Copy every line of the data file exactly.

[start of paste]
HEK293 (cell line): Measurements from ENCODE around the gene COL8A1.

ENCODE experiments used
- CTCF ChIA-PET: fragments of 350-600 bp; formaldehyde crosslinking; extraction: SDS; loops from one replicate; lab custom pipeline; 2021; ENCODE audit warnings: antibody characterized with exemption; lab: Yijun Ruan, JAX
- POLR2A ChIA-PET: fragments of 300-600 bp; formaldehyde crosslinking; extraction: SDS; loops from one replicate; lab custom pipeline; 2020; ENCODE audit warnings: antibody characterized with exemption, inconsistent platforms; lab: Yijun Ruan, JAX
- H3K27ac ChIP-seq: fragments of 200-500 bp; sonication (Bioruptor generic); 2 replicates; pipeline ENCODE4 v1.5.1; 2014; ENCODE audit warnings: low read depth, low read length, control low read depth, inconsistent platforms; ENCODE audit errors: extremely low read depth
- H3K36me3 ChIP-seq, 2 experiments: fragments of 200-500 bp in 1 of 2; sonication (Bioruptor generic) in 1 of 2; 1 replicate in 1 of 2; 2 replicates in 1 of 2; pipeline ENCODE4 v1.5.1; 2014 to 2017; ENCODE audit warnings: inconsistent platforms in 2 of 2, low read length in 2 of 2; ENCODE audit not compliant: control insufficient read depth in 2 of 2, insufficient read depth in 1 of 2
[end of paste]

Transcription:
HEK293 (cell line): Measurements from ENCODE around the gene COL8A1.

ENCODE experiments used
- CTCF ChIA-PET: fragments of 350-600 bp; formaldehyde crosslinking; extraction: SDS; loops from one replicate; lab custom pipeline; 2021; ENCODE audit warnings: antibody characterized with exemption; lab: Yijun Ruan, JAX
- POLR2A ChIA-PET: fragments of 300-600 bp; formaldehyde crosslinking; extraction: SDS; loops from one replicate; lab custom pipeline; 2020; ENCODE audit warnings: antibody characterized with exemption, inconsistent platforms; lab: Yijun Ruan, JAX
- H3K27ac ChIP-seq: fragments of 200-500 bp; sonication (Bioruptor generic); 2 replicates; pipeline ENCODE4 v1.5.1; 2014; ENCODE audit warnings: low read depth, low read length, control low read depth, inconsistent platforms; ENCODE audit errors: extremely low read depth
- H3K36me3 ChIP-seq, 2 experiments: fragments of 200-500 bp in 1 of 2; sonication (Bioruptor generic) in 1 of 2; 1 replicate in 1 of 2; 2 replicates in 1 of 2; pipeline ENCODE4 v1.5.1; 2014 to 2017; ENCODE audit warnings: inconsistent platforms in 2 of 2, low read length in 2 of 2; ENCODE audit not compliant: control insufficient read depth in 2 of 2, insufficient read depth in 1 of 2